Henrique Capriles Spars With Chavez Successor Even as Spar as Strongman Lies in State

Harsh Personal Attacks Signal Tough Snap Election Campaign

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By Reuters

Published March 11, 2013.
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Both Maduro and Capriles were to formally register their candidacies with Venezuela’s election authority on Monday.

Thousands of Maduro supporters, dressed in socialist-red and waving photos of Chavez, milled in the streets at the election board’s headquarters in downtown Caracas. “I’m backing Maduro because Chavez asked us,” said law student Marliely Lopez, 22.

Shaken by Chavez’s death and now immersed in an ugly election campaign, Venezuelans saw some semblance of normality return on Monday as most schools and shops re-opened after being closed for most of last week.

The official mourning period for Chavez ends on Tuesday.

Several million have paid their respects at his coffin at a military academy in a dramatic outpouring of grief.

Though criticized by many for his authoritarian tendencies and handling of the economy, Chavez was loved by millions, especially the poor, because of his own humble background, plain language, attacks on global “imperialists” and the domestic “elite,” as well as his welfare policies in Venezuela’s slums.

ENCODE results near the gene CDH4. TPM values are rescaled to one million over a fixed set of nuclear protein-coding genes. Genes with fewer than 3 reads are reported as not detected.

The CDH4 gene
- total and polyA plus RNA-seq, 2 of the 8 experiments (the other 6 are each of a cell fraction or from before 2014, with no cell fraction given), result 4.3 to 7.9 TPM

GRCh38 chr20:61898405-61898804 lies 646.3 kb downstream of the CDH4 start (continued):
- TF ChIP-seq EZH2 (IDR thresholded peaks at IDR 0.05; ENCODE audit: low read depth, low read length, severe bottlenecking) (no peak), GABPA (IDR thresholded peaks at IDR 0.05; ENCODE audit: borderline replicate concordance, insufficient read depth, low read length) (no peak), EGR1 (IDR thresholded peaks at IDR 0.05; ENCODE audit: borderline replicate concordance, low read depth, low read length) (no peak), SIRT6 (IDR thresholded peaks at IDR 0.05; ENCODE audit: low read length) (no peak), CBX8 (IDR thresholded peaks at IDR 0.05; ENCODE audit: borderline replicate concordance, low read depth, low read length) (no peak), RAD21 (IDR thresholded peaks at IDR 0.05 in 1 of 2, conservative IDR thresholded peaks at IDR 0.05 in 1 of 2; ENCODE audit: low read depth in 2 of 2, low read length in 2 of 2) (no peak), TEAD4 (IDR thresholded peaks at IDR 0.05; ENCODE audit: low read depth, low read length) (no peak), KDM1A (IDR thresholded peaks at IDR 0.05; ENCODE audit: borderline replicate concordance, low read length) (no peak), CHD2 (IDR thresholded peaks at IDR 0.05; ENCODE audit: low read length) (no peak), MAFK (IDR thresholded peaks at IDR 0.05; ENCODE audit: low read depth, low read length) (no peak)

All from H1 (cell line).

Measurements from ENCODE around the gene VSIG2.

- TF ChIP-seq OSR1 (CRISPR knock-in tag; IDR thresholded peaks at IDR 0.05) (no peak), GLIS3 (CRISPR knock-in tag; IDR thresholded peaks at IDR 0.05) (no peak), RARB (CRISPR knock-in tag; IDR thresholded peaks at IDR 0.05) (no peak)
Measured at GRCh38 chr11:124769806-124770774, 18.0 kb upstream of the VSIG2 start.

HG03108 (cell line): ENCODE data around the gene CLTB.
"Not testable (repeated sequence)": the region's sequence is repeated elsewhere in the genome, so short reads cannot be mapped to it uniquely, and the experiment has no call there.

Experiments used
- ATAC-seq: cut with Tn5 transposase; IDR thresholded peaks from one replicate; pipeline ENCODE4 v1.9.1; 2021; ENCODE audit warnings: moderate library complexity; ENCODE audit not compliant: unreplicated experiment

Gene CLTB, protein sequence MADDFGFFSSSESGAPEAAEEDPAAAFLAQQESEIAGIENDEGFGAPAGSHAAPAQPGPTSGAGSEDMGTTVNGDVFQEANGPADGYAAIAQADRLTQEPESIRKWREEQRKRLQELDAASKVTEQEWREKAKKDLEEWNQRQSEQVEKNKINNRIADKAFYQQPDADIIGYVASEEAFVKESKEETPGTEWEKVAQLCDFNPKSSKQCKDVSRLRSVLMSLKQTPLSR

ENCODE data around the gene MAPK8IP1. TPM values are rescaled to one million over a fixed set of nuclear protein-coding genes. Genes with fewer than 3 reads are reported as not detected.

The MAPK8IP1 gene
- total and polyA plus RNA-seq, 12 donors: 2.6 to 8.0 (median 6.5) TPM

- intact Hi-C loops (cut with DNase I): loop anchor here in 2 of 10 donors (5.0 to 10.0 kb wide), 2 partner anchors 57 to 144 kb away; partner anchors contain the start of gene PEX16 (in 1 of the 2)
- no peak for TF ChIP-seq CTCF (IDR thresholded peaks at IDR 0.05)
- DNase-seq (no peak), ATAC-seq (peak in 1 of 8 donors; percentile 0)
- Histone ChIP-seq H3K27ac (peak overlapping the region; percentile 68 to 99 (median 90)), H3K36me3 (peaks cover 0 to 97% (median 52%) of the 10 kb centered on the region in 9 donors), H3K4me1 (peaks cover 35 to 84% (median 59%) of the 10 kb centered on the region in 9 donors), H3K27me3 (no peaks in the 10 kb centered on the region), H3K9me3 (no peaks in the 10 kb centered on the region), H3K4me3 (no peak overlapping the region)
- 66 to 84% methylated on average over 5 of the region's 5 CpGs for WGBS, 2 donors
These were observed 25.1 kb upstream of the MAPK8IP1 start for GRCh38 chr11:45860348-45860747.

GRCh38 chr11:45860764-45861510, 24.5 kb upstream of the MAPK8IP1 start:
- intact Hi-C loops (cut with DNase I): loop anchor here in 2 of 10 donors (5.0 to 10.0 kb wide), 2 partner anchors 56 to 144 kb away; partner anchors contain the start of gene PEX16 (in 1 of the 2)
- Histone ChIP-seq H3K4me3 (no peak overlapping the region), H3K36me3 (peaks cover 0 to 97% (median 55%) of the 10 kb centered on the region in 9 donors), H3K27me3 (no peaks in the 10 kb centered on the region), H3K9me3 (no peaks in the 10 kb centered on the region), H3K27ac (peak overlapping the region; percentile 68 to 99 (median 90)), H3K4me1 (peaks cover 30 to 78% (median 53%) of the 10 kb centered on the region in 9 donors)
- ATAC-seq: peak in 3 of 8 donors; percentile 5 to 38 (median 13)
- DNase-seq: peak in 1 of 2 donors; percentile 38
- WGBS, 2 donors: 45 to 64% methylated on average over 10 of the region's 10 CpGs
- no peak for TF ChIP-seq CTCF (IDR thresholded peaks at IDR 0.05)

In death, he is fast earning a near-religious status among supporters, perhaps akin to that of Argentina’s former populist ruler Juan Peron and his deeply loved wife Eva Peron.

State TV has been playing speeches and appearances by Chavez over and over, next to a banner saying “Chavez lives forever.”

“We have the honor of having shared with the Bolivarian leader the same ideals of social justice and of support for the exploited,” Chavez’s friend and mentor, Fidel Castro, said in the latest of many tributes to him.

“I remembered the times he joked with me saying that when both of us finished our revolutionary work, he would invite me to spend time by the Arauca River in Venezuelan territory, which reminded him of the rest he never had.”

OPPOSITION’S UPHILL RACE

Chavez’s many detractors are keeping a low profile. But they say his memory is being burnished to forget less savory parts of his rule like the bullying of opponents and stifling of private businesses with nationalizations often announced on a whim.


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